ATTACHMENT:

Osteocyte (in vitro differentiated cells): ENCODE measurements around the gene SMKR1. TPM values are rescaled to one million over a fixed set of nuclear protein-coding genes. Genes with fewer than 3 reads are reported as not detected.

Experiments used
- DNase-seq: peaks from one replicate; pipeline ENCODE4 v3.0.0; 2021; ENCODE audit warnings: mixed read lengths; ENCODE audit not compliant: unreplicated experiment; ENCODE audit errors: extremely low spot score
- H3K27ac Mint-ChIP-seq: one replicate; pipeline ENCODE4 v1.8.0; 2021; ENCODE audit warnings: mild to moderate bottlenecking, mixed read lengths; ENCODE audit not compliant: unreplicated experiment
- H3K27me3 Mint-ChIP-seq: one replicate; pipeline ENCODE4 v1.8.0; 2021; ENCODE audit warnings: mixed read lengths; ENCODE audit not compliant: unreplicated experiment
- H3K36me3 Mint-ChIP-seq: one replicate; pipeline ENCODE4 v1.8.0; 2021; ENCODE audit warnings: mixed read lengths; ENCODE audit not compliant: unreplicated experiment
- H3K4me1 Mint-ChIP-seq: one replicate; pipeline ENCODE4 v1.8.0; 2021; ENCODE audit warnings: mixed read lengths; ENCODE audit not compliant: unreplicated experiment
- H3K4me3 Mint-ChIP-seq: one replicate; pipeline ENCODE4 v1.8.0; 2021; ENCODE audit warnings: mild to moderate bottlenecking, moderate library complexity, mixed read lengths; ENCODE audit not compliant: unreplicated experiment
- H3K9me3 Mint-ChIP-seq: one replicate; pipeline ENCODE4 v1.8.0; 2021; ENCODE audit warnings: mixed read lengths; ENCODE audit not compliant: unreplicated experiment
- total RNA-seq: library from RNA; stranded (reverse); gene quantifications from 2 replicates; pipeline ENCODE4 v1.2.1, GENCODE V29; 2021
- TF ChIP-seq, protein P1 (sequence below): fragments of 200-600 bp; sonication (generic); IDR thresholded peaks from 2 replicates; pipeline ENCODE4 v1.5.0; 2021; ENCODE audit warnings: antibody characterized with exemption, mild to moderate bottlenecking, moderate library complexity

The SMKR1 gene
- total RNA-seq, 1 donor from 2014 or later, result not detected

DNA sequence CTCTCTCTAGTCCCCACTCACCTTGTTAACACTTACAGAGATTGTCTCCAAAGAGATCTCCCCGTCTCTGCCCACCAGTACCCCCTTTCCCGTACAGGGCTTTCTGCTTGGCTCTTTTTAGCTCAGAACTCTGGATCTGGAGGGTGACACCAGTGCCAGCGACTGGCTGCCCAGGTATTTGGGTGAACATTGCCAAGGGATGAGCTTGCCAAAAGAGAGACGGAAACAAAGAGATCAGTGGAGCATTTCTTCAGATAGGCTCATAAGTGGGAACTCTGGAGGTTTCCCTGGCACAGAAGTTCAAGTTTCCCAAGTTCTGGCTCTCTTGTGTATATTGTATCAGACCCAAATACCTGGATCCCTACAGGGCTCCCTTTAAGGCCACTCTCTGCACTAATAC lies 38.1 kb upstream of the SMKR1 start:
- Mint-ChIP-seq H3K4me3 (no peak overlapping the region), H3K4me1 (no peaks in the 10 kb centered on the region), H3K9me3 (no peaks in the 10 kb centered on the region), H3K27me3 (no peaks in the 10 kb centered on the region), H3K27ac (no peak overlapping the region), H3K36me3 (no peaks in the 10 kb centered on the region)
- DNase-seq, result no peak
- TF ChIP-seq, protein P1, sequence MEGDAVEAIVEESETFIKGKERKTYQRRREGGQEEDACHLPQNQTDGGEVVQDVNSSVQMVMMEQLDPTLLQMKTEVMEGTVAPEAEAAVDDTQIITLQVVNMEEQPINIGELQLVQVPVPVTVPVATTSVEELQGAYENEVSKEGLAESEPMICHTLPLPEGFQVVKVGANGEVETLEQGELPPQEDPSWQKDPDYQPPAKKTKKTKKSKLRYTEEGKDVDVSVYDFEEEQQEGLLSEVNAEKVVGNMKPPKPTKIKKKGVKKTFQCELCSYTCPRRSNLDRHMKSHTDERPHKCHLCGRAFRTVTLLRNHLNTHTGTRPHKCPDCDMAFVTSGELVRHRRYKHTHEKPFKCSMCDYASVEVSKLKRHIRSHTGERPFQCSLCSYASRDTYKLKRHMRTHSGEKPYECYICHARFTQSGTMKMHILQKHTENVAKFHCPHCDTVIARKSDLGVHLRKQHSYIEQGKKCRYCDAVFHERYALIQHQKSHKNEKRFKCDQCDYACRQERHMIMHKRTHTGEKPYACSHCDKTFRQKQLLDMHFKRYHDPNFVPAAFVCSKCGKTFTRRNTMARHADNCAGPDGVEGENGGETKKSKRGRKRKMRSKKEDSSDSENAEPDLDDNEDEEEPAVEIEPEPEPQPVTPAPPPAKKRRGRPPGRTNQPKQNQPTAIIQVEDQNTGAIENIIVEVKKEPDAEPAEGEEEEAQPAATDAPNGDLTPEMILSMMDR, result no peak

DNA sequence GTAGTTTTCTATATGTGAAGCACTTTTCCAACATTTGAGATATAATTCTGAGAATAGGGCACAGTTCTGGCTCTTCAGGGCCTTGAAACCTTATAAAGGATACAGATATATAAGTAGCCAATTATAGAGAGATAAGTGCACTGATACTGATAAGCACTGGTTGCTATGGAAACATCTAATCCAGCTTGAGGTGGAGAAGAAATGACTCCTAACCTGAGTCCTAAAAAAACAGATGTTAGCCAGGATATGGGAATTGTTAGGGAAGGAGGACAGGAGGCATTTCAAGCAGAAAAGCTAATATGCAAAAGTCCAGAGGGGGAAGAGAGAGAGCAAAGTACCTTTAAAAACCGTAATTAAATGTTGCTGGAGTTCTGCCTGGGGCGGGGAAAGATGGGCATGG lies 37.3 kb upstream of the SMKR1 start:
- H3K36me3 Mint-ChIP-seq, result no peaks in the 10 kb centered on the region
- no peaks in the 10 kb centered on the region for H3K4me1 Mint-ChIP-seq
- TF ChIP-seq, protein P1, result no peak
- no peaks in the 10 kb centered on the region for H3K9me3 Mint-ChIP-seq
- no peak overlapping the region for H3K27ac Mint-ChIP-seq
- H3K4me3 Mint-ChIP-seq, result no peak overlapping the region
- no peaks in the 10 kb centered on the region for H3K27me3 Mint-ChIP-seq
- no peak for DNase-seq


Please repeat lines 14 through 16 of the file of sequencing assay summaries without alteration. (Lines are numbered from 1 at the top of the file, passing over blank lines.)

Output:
DNA sequence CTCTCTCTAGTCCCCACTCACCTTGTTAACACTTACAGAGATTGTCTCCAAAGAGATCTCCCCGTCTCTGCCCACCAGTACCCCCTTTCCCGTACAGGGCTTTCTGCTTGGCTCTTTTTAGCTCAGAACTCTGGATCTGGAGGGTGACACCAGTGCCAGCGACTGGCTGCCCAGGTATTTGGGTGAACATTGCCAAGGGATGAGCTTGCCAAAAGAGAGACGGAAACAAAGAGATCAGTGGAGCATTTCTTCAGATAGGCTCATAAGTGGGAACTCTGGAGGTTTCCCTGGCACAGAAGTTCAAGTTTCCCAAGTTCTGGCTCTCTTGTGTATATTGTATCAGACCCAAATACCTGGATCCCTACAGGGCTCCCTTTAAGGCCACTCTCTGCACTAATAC lies 38.1 kb upstream of the SMKR1 start:
- Mint-ChIP-seq H3K4me3 (no peak overlapping the region), H3K4me1 (no peaks in the 10 kb centered on the region), H3K9me3 (no peaks in the 10 kb centered on the region), H3K27me3 (no peaks in the 10 kb centered on the region), H3K27ac (no peak overlapping the region), H3K36me3 (no peaks in the 10 kb centered on the region)
- DNase-seq, result no peak